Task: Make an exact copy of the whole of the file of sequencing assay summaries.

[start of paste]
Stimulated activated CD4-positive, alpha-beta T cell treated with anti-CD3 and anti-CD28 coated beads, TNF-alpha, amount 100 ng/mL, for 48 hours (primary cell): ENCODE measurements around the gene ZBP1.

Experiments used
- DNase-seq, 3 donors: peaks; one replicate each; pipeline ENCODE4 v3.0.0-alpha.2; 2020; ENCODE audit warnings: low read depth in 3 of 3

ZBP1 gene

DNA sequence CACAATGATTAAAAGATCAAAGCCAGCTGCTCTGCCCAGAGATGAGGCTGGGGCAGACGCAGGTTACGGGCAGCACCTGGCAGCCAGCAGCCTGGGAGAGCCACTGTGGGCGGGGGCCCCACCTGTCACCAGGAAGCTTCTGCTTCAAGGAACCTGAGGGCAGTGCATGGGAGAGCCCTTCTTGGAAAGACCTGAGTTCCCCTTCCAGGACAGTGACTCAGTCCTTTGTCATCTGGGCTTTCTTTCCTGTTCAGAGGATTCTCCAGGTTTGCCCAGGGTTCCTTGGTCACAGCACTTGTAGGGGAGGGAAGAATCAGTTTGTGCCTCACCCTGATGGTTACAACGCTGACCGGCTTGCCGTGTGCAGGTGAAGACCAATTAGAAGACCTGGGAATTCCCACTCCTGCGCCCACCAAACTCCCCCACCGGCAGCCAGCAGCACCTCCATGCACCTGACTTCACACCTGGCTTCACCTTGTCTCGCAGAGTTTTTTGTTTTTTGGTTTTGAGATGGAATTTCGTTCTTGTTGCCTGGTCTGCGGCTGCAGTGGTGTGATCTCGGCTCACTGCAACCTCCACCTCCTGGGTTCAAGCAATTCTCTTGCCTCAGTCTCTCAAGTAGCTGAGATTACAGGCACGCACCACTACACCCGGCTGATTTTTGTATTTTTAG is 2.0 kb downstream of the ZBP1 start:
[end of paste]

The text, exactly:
Stimulated activated CD4-positive, alpha-beta T cell treated with anti-CD3 and anti-CD28 coated beads, TNF-alpha, amount 100 ng/mL, for 48 hours (primary cell): ENCODE measurements around the gene ZBP1.

Experiments used
- DNase-seq, 3 donors: peaks; one replicate each; pipeline ENCODE4 v3.0.0-alpha.2; 2020; ENCODE audit warnings: low read depth in 3 of 3

ZBP1 gene

DNA sequence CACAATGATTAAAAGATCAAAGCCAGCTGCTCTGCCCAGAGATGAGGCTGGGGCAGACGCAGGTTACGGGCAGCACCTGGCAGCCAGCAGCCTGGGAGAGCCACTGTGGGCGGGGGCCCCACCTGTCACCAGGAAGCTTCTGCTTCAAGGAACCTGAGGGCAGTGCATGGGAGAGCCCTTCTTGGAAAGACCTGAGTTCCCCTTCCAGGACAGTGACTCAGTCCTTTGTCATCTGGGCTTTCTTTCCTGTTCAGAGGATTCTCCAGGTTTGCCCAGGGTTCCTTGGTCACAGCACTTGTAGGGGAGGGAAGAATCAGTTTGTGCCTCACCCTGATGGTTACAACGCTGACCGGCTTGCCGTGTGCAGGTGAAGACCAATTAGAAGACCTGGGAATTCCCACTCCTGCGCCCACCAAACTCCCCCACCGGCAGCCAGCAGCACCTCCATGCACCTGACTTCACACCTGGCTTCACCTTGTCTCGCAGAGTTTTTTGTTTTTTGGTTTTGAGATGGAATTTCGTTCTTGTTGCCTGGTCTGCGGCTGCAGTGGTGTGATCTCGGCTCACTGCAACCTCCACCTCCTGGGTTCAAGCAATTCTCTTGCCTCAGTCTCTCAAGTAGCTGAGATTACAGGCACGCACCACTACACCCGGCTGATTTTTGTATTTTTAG is 2.0 kb downstream of the ZBP1 start: